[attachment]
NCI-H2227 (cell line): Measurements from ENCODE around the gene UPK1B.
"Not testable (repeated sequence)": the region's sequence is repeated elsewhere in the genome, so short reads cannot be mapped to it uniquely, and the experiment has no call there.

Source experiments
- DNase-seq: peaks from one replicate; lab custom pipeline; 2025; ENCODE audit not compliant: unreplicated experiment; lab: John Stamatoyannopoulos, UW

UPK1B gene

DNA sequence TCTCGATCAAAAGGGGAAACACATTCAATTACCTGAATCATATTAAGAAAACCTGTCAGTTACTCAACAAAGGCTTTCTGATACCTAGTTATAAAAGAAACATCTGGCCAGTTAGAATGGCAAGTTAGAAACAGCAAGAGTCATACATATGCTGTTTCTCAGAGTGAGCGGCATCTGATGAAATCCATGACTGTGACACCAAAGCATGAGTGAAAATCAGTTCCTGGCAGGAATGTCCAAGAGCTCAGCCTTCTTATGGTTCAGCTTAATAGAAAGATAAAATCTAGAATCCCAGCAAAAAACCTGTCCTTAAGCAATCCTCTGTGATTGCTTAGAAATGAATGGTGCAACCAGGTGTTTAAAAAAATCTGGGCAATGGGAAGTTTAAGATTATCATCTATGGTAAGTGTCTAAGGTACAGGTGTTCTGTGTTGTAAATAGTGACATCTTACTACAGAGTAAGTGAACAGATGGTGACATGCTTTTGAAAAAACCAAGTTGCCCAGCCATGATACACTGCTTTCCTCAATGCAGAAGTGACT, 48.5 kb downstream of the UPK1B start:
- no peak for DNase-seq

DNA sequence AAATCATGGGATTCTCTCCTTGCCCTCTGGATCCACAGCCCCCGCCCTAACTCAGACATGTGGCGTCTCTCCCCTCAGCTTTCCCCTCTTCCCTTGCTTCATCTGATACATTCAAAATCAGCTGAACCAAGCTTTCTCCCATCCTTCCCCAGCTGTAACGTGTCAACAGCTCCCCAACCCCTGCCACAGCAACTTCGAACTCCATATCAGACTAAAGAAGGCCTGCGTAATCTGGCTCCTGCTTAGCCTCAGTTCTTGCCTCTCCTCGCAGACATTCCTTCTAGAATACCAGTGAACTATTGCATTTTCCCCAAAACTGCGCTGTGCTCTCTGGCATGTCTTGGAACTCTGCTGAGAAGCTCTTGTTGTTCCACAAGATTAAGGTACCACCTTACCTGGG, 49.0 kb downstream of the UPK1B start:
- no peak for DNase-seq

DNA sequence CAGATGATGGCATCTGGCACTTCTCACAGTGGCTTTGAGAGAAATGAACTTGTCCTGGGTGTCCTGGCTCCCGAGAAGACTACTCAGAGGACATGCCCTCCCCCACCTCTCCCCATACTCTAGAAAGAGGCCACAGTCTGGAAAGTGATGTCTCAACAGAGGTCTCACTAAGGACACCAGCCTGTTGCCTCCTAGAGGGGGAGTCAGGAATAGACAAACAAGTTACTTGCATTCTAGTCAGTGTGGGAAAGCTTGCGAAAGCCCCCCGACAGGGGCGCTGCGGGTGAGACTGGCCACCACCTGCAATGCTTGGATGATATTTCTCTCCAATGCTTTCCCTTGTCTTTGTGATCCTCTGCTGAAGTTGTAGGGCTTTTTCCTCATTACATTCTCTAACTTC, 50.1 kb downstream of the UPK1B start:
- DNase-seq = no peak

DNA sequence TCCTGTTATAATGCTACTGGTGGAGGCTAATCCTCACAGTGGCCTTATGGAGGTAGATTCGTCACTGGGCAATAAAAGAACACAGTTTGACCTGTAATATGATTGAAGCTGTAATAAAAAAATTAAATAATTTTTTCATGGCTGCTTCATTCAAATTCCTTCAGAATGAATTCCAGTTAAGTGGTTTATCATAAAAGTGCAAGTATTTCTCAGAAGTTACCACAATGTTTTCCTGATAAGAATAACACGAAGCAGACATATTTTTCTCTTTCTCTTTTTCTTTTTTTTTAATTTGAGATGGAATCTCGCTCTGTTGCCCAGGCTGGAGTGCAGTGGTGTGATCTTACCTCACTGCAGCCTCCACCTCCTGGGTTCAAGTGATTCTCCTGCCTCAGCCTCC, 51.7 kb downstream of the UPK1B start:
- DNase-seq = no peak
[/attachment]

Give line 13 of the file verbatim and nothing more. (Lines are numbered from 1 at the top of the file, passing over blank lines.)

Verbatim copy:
- DNase-seq = no peak